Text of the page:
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Joseph Adams (physician)
Joseph Adams M.D. F.L.S. (1756—20 June 1818) was a British physician and surgeon. His father was a practising apothecary in London, a rigid dissenter, whose religious scruples would not permit him to allow his son to graduate at either of the universities of Oxford or Cambridge. He, however, received a good classical education; and having been apprenticed to his father, became a member of the Society of Apothecaries. He studied under Dr. Pitcairn and Mr. Pott at St. Bartholomew's, Dr. Saunders at Guy's, and Mr. John Hunter at St. George's hospitals. In 1790, he became a member of the Corporation of Surgeons, and in 1795 published a small volume on Morbid Poisons, which being sent to the university of Aberdeen, he thereby obtained a diploma of M.D., and in the following year left London for Madeira, where he resided for eight years, engaged in much practice, and occupied in medical researches. He visited the lazaretto near Funchal, and made himself acquainted with leprosy, yaws, &c.; the information respecting which, he printed in the second edition of his work on Morbid Poisons, by which he is principally known to the medical profession. He has the merit of having introduced the cowpox into Madeira.
He returned to England in 1805, was admitted an extra-licentiate (without examination) of the London Royal College of Physicians; and Dr. Woodville dying in 1806, he succeeded him as physician at the Smallpox Hospital. At this time, the practice of vaccination was slowly recovering from the effects of numerous unfounded attacks by which it had been assailed. A general report was formed under the inspection of Dr. Adams, and circulated by the committee of the hospital, to remove alarm and inspire confidence. This, together with a second report, was communicated to the College of Physicians, printed and circulated, and passed through thirteen editions. The produce of the sale was appropriated to the hospital; a net balance of cash, amounting to 1517l. 16s. 8d., being invested and made available for the general purposes of the institution.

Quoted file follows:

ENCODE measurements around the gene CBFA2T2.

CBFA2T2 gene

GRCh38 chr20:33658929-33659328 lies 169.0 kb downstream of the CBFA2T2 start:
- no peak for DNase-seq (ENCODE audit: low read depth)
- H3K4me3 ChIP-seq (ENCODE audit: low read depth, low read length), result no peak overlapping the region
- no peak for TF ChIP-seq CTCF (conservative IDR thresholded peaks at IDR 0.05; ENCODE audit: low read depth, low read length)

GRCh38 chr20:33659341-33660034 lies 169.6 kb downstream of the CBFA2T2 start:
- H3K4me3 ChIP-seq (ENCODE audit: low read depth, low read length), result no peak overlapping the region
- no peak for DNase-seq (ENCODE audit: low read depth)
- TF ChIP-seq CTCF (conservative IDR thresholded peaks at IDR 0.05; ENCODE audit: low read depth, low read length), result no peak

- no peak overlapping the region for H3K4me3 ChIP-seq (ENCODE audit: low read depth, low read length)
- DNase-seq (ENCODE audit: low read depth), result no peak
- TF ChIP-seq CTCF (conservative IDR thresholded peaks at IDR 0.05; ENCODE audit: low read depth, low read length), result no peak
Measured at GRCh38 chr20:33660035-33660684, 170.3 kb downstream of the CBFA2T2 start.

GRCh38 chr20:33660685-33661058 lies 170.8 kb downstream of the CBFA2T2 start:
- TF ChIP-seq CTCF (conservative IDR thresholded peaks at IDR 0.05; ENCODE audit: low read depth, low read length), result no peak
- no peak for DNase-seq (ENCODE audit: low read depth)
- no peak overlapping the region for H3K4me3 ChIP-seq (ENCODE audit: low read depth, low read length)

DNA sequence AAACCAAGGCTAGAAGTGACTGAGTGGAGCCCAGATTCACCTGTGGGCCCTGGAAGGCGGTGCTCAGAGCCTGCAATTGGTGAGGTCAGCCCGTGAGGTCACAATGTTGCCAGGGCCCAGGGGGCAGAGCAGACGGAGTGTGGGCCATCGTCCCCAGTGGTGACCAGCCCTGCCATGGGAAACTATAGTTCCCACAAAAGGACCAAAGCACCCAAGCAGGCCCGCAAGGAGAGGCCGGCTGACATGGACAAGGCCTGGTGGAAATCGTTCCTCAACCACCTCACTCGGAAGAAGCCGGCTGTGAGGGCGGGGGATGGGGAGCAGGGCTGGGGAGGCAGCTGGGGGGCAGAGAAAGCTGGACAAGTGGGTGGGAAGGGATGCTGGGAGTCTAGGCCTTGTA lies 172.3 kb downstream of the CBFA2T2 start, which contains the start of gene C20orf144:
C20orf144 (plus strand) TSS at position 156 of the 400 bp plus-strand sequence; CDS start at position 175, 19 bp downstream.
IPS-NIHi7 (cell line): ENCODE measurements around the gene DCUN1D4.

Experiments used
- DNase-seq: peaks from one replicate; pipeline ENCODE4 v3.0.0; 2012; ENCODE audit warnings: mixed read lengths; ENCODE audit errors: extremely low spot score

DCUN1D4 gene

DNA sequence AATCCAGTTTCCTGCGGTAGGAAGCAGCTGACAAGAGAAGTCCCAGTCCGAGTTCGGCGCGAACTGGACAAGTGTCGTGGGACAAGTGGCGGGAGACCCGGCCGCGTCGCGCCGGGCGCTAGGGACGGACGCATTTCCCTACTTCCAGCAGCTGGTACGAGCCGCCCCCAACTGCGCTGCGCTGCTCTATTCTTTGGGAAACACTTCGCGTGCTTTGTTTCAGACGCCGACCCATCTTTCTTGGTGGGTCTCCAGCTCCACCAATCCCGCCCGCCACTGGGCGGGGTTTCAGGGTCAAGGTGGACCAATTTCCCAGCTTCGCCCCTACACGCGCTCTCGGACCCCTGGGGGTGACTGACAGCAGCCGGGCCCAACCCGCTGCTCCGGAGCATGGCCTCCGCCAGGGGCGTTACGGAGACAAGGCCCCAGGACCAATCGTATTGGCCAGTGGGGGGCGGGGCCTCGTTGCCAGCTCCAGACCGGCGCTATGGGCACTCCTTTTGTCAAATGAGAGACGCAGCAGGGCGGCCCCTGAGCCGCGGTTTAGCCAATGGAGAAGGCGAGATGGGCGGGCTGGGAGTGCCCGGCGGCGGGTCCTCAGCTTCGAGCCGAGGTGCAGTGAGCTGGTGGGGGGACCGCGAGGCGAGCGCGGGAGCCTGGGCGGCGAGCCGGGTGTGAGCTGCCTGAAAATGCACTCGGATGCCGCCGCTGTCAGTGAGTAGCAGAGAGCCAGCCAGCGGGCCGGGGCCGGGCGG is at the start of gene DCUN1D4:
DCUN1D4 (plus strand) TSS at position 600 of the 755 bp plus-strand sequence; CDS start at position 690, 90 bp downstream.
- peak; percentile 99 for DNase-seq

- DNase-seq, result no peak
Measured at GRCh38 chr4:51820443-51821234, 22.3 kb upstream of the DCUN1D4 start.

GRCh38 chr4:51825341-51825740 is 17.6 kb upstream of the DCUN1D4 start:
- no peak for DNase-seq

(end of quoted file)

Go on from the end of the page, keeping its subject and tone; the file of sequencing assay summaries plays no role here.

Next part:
Dr. Adams was a great advocate of the opinion that cowpox and smallpox are one and the same disease. This was the opinion of Dr. Jenner, and has been well established. Dr. Adams drew his arguments in favour of their identity from the near resemblance of the most favourable kinds of smallpox to the cowpox, and presumptive proofs deduced from the laws of other morbid poisons, that the variolous and vaccine is the same. He contended that the character of the disease might be changed by a selection of the pustule from which the inoculation should take place; and that thus selecting cases of what he denominated pearl small-pox, and inoculating from these, similar mild affections ensued, so that it was exceedingly difficult to distinguish these cases from those of cowpox.
Having received in 1804 an accession of private fortune, Dr. Adams was enabled to indulge his taste for study, and also his philanthropy towards his more indigent fellow-creatures. His attachment to his profession was very ardent: besides delivering several courses of lectures, be edited the London Medical and Physical Journal, for many years, with great credit. His death followed a compound fracture of the leg, and took place suddenly and unexpectedly on the 20th June, 1818, at the age of 62. He was buried in Bunhill-fields, with the simple motto of "Vir Justus et bonus," inscribed on his tomb.
He published the following works:
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